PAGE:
The recent panel discussion held at Hermanus after the screening of Richard Peirce’s documentary film Lions Bones and Bullets has exemplified the issue.
There is a popular misconception that the South African Minister for the environment is in the process of banning lion farming and canned hunting and that it is just a matter of time before this awful industry is consigned to the dustbin of history.
Alas, nothing could be further from reality.
Many lion farmers have already assured us that they will bring legal and constitutional challenges to any legislation to ban their industry. Such is the celerity of the dysfunctional justice system in South Africa that this threat to tie up the proposed ban in litigation for ten years or more must be taken seriously. Besides, prima facie they have a winning case. They would argue:
You gave us permits to farm with Lions and you promoted hunts of captive bred lions. We spent billions of rands and many years building the industry. Now you want us to stop? We want compensation . We are talking billions of rands.
The issue of funding was raised by Richard Peirce at the panel discussion but skated over by the panel. The crisp question is this; should lion farmers be compensated for a ban on their livelihood and if so where will the money come from? Certainly not from the South African government which cannot even keep the lights on. So where then? NGOs in the Western world?
I can just imagine the outrage from Western NGOs at the suggestion of rewarding lion farmers for their animal abuse.
Yet there is a precedent for this; the abolition of slavery. To abolish slavery the UK government had to hold its nose and pay out billions in taxpayers money to the cruel Plantation owners, and their heirs, giving them generational wealth. Rewarding hideous cruelty.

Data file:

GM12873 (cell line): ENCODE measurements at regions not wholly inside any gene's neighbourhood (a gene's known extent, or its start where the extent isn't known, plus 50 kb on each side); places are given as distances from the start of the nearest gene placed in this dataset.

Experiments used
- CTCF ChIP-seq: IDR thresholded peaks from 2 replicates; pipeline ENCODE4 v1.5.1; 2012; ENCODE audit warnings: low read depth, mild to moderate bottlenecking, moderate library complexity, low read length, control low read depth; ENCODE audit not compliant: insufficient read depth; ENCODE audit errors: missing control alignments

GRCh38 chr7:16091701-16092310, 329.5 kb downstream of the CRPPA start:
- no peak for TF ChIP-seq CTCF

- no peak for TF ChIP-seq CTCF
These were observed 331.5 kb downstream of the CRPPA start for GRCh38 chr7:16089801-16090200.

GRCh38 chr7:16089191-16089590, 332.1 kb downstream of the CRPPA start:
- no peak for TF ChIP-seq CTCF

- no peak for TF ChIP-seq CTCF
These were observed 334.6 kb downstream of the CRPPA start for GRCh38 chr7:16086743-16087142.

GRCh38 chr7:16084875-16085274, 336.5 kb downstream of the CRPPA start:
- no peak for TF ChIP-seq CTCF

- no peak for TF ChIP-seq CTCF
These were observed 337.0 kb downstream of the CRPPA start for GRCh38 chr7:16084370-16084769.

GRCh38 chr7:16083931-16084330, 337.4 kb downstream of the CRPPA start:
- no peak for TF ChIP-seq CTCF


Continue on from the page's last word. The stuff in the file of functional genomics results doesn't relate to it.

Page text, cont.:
Animal advocates and some conservationists have done wonderful work in raising awareness about the cruelty but now their efforts need to be complemented.
The game has changed. And that demands a change of players.
The only people capable of tackling the challenges of deconstructing a whole industry are people who have built industries themselves. People like Anton Rupert, Sol Kerzner, Elon Musk et al, business leaders who have the strategic and tactical knowledge and experience to know what to do and how to do it.
This is the conversation which all concerned conservationists, animal welfarists and regulators should be having.
Everything comes down to money in the end and this issue is no exception. However money in itself will not solve the problem without a raft of safeguards and other issues to promote it. Demand reduction by securing a ban on the import of lion trophies into foreign countries is also essential and we applaud the efforts of people like Eduardo in UK, Donalea in Australia and Simone in Holland for their admirable efforts in securing bans on the import of trophies and thereby reducing demand for trophy hunting.
Even if the money were to be raised, throwing it at the hunting industry without well thought out safeguards will only aggravate the problem, not solve it.
Without adequate safeguards, some unscrupulous lion farmers could take the money and use it to build new infrastructure and facilities in countries like Namibia and Mozambique, for example. Border hopping is so easy..
Safeguards are possible. For instance, the compensation money could be paid in to a trust fund administered by professionals who could vigorously police and audit the payouts..
Imagine if you went to the drug cartels in South America and offered them billions to stop trafficking in drugs. They would surely say all the things you want to hear, take your money, laugh at you behind your back and resume business as usual through third parties.
So after reading this are you still confident that the SA government will ban lion farming?